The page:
Thai Light Roast Coffee (Ground)
When roasted on-demand to a cinnamon roast these Thai beans will be smooth and sweet with the origin of the beans being most distinct. Great for drinking black! You'll note wonderful peanut butter, creamy, sweet notes in our Thai beans.
How is it grown?
This coffee comes to us from a missionary friend named Charlie who works in a remote village named Tung Prapawn in Thailand. He wrote the following about how they grow the coffee;
Because the climate and soil conditions are so ideal, there is no need for the farmers to use harsh chemicals to protect and nurture the coffee trees. Over the years we have trained the families to use organic farming methods that fit well with the peaceful and harmonious Thai culture. We also compensate farmers ABOVE Fair Trade coffee prices. This enables families to prosper and raise their families with dignity.
Why is it special?
Why is our Thai coffee special and a bit more expensive? First, because of limited production, it's a much more rare coffee with limited quantities available. This is not a bean you're going to see everywhere. Starbucks isn't going to be carrying it. In fact, it's very likely that your favorite micro-roaster isn't even carrying it. It's difficult to find on the coffee exchanges because most of the Thai yearly crop production is kept in the country for their use because of their high import tariffs on coffee. It's through our relationship with a fellow missionary that we are even able to secure our supply. Thailand is quickly becoming known as a world-class producer of high-quality coffees with excellent flavors. It's a pleasure to offer you a coffee that reflects our motto "World-class products for world-class survivors." This fantastic article explains the current coffee culture in Thailand. 5 Reasons Thai Specialty Coffee Is Blooming – And 4 Challenges It Faces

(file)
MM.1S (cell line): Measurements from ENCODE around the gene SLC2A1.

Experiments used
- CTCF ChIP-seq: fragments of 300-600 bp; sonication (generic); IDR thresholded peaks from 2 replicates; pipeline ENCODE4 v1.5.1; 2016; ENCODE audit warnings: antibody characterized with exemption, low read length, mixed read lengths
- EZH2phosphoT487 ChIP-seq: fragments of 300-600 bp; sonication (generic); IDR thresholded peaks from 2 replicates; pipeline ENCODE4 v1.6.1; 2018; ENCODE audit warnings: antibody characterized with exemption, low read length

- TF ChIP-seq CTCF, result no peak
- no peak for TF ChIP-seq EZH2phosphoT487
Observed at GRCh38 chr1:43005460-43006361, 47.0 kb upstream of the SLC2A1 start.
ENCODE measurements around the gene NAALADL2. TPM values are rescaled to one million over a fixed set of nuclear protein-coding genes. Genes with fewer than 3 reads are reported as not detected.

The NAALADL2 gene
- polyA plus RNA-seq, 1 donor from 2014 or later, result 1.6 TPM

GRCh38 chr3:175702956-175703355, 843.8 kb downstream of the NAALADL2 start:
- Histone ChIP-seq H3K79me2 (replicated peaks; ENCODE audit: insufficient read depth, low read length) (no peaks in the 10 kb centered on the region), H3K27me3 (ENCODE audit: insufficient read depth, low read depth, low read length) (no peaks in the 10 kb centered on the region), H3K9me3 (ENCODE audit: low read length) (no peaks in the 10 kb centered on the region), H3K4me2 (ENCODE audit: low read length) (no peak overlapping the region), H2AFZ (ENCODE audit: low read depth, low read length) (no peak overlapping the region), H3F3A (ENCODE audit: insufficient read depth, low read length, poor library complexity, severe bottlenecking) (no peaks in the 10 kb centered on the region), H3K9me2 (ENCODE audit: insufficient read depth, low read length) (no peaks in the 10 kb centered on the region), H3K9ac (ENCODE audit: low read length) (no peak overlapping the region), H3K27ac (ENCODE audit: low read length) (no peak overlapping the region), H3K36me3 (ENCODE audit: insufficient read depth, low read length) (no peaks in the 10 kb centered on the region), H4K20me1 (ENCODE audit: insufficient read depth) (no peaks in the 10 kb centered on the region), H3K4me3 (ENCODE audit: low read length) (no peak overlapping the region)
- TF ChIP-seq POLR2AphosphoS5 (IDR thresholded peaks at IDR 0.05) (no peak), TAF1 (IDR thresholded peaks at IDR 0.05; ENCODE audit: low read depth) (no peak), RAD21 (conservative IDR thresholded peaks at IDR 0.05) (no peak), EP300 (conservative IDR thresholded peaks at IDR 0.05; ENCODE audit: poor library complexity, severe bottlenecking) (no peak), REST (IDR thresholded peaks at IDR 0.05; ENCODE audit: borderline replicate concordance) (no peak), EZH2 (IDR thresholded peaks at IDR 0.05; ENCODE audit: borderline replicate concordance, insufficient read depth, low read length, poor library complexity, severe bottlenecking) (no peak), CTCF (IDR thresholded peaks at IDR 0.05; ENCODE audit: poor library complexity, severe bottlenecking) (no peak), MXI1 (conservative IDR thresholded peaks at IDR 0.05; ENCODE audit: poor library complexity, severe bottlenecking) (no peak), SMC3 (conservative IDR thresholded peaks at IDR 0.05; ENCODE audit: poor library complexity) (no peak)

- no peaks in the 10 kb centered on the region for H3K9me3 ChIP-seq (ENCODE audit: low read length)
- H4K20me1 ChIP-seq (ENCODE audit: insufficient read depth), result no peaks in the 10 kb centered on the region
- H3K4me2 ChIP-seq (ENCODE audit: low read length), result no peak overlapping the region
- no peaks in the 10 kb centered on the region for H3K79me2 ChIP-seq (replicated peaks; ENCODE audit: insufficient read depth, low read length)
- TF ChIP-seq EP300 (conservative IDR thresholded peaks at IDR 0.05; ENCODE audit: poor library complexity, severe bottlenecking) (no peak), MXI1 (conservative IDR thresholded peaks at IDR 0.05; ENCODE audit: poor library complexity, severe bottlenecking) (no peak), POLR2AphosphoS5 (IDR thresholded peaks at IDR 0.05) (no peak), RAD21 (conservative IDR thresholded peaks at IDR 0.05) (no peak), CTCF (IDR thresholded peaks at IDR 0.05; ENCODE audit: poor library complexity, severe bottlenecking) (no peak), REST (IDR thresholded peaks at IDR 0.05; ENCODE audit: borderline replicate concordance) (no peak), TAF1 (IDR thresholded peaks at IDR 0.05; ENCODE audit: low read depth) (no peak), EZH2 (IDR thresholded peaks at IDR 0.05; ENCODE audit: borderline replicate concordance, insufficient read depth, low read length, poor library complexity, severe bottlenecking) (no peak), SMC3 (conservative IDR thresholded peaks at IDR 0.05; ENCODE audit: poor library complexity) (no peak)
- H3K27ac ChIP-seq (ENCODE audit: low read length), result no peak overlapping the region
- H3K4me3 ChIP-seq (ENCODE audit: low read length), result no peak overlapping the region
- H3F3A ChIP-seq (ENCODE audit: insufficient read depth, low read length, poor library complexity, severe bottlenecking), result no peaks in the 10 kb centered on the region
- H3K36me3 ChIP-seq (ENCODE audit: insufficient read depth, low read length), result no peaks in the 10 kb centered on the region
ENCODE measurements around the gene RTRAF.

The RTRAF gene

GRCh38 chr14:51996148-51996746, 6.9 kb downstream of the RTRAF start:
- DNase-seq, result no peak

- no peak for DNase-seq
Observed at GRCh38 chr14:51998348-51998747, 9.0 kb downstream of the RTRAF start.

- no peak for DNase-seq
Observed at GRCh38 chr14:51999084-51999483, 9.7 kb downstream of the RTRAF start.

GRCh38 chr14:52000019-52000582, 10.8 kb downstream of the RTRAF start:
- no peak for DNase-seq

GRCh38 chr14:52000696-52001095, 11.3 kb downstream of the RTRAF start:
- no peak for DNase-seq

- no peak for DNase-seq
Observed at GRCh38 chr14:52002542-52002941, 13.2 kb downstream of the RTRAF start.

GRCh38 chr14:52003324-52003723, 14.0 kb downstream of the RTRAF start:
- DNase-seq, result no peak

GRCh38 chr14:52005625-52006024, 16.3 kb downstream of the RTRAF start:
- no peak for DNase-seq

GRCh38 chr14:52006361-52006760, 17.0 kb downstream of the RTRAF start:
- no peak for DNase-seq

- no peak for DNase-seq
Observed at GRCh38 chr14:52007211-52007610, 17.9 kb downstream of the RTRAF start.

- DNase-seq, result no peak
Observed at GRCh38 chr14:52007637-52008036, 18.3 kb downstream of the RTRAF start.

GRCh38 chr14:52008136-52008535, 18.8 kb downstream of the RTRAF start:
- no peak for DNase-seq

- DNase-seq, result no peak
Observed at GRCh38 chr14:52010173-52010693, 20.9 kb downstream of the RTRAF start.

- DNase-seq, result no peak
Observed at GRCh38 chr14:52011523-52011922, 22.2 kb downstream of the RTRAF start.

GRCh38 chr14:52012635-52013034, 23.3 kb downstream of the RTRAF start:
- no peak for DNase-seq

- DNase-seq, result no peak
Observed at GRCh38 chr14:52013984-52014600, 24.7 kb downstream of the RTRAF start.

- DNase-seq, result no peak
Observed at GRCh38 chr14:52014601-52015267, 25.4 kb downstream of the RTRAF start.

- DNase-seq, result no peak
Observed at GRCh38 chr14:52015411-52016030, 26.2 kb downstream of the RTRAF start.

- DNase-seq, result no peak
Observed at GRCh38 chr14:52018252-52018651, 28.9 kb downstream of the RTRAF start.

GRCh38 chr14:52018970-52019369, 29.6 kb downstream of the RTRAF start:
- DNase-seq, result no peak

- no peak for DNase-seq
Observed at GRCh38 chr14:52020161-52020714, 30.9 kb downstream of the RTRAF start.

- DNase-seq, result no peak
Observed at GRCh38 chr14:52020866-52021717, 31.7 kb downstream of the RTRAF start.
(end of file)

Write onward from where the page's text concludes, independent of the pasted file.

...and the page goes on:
What's the story of the village and how has growing coffee affected them?
In a nutshell, Tung Prapawn was the poorest village in Northern Thailand; very remote and isolated. News crews used to come in to film these poor, remote villagers. The name of the village used to be Tung Pii, which means Field of Evil Spirits. After Charlie began working with the village, great development came. They suggested to the local county officials that the name be changed to Tung Prapawn, which means Field of Blessings. The county took the name to the Provincial level and they approved the name change. The provincial-level took it to the National level and now the village is officially called Tung Prapawn. A couple years ago they brought a new water system to the village as clean sources of water had dried up.
By growing and processing coffee the villagers have been able to triple their income which is quite significant when you consider they used to live on $200/year.
Not only does your purchase of this coffee bless our girls but it also helps the villagers of Tung Prapawn as well as orphanes and at risk youth.